What about my long range planning – I can’t do everything ‘in the moment’?!
If you can, go ahead and print out and highlight and sticky up the next 6-9 months, or longer. Or at least get those big projects written down in the appropriate colors, some notes written and stuck on as reminders. You can even go a bit wild and start sticking notes on those further out months while you’re in the flow!
But be aware … things will change. Your marketing goals may need tweaking. Your metrics will say some things are working better than others. An event in the world will come up and you need to revisit your calendar and marketing plans. Priorities may shift closer to time and require you to tweak some ideas, rearrange others.
That’s the beauty of planning first with the physical sticky notes – nothing is permanent! Unstick ’em. And when you’re happy, you can move on to …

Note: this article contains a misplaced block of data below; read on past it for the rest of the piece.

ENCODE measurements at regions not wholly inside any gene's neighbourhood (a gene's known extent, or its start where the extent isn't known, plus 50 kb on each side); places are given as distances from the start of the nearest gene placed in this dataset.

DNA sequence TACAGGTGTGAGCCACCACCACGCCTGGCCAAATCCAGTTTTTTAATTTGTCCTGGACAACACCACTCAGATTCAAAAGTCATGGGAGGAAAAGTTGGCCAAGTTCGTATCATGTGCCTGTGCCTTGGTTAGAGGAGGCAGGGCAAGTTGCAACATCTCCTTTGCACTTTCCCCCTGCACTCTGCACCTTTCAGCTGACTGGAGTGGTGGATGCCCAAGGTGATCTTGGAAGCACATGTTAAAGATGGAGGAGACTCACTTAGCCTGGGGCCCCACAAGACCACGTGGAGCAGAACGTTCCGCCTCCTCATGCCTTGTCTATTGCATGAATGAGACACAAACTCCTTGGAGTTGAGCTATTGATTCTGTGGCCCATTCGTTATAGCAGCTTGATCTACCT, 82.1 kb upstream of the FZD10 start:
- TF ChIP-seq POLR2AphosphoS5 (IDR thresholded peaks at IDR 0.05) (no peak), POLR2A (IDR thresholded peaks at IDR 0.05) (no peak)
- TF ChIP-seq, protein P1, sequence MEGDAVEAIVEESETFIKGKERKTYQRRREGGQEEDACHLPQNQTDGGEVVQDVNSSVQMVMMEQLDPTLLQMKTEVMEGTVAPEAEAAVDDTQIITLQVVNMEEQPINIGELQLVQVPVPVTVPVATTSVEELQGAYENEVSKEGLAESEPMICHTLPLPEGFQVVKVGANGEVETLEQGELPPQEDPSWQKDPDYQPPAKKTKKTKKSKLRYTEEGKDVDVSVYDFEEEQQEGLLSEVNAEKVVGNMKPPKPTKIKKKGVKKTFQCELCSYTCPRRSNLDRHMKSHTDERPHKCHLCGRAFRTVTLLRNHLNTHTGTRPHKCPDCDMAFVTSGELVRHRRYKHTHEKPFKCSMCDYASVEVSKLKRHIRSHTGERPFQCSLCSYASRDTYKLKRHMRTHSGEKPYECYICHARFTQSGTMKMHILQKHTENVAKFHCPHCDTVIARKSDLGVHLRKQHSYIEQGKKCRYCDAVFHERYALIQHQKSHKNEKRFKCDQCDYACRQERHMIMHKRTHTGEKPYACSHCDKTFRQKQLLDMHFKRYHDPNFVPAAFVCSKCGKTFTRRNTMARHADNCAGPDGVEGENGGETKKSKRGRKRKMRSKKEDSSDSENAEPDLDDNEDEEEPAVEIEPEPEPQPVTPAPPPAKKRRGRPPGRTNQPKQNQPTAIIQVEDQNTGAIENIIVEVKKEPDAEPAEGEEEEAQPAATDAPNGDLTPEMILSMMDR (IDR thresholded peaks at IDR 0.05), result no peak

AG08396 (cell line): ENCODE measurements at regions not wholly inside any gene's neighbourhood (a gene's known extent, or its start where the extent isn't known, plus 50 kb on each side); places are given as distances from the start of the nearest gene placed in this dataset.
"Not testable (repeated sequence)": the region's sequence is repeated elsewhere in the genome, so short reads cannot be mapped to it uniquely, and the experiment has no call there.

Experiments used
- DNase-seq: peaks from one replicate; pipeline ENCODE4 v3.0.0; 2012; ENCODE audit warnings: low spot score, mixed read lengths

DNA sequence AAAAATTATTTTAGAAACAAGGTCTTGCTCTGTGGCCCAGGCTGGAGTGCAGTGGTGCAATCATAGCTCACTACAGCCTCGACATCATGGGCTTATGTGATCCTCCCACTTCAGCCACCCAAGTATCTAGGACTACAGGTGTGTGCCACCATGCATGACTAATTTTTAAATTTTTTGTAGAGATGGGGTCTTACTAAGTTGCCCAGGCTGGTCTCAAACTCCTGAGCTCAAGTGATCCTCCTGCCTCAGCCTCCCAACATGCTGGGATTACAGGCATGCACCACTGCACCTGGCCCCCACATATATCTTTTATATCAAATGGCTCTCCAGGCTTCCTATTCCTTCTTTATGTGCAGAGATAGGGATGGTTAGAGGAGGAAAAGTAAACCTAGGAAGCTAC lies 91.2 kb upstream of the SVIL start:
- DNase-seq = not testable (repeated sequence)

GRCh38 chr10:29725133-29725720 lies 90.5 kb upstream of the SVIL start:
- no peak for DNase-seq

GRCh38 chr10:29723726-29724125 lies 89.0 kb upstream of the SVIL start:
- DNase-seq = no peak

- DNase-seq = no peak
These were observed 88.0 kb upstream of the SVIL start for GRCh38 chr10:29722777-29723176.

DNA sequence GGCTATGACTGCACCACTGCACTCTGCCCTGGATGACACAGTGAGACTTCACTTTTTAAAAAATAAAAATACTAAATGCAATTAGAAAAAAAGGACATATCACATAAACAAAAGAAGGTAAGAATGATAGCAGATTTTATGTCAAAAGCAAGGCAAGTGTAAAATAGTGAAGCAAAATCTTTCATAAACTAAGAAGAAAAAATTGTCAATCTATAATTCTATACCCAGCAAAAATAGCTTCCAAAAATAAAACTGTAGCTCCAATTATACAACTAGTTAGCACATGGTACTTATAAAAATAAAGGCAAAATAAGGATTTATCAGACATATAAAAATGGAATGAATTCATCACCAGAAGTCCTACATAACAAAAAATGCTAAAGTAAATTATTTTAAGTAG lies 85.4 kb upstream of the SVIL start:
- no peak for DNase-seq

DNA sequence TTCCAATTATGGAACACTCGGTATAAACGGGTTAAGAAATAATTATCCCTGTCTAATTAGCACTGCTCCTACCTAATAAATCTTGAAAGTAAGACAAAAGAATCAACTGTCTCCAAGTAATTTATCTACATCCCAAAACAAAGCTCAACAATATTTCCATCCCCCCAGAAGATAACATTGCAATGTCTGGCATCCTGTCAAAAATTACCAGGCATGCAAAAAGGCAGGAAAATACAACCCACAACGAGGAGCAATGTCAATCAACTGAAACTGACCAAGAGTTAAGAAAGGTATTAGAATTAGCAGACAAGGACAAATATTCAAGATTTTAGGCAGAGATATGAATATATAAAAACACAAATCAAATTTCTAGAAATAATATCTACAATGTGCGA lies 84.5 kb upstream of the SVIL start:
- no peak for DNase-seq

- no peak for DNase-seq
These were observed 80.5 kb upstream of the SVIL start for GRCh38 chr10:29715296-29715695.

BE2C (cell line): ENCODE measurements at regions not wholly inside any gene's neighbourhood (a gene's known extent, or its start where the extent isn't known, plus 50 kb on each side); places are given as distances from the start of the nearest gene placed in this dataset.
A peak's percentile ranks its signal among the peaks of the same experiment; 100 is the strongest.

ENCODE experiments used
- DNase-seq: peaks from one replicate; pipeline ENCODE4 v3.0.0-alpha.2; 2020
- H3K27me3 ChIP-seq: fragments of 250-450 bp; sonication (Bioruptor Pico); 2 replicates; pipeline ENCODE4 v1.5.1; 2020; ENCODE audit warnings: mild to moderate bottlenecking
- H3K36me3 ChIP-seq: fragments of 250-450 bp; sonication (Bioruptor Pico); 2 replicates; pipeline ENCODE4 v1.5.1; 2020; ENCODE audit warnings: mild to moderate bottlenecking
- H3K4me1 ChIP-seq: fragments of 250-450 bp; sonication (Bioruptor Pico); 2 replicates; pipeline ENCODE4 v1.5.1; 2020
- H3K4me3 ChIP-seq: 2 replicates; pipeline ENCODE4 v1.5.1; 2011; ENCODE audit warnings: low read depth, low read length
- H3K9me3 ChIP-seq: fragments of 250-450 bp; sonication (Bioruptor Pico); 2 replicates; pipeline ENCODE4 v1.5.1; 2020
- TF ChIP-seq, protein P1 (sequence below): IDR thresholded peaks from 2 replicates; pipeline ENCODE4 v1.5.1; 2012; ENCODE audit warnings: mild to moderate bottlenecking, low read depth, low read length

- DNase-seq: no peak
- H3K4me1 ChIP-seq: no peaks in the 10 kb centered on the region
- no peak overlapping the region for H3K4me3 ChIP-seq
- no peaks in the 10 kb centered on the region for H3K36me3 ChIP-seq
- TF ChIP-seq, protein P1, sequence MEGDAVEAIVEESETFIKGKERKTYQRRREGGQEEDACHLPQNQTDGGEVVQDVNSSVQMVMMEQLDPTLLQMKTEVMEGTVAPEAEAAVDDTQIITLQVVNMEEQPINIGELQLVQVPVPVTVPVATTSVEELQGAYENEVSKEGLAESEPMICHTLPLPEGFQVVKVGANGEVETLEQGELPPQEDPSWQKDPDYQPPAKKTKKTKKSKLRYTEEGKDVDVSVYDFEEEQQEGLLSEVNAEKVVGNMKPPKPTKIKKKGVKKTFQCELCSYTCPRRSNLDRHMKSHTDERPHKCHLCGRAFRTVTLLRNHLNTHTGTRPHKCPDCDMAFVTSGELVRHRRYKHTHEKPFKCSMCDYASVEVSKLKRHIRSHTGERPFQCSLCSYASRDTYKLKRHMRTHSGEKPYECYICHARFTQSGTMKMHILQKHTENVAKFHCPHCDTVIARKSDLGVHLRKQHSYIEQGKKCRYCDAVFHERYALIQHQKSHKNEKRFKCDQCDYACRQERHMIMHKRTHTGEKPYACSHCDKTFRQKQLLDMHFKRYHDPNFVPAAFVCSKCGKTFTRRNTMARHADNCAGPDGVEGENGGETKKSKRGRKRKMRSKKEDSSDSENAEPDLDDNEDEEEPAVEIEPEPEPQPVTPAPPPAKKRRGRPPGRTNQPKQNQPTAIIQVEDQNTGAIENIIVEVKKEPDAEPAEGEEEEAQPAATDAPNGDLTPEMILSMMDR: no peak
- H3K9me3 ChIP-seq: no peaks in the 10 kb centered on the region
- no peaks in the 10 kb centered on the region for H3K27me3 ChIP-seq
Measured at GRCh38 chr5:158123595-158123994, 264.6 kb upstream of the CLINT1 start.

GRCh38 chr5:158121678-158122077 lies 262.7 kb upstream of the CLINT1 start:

To Do Lists. Doing It.
Project management planning, task lists, weekly agendas and your ‘Just Get It Done’ lists.
You planned in beautiful technicolor and stickiness. You stuck and restuck and now your marketing is definitely unstuck. Now take those plans and turn them into weekly and daily ACTIONS, so you really JUST DO IT.
Maybe you move the sticky arrows to a printed weekly planner or paper calendar if that’s how you work.
Maybe you ‘transcribe’ your sticky notes and highlighter bits into a color-coded group Google Calendar.
Or into an Excel spreadsheet. Or a Google Sheet.
The tech, tools and whatnot don’t matter.
Use and do whatever works for you and your team. Just Do It and stick to it. What’s important is you take the big picture projects, promotions and plans and put them into small picture, chunkable tasks.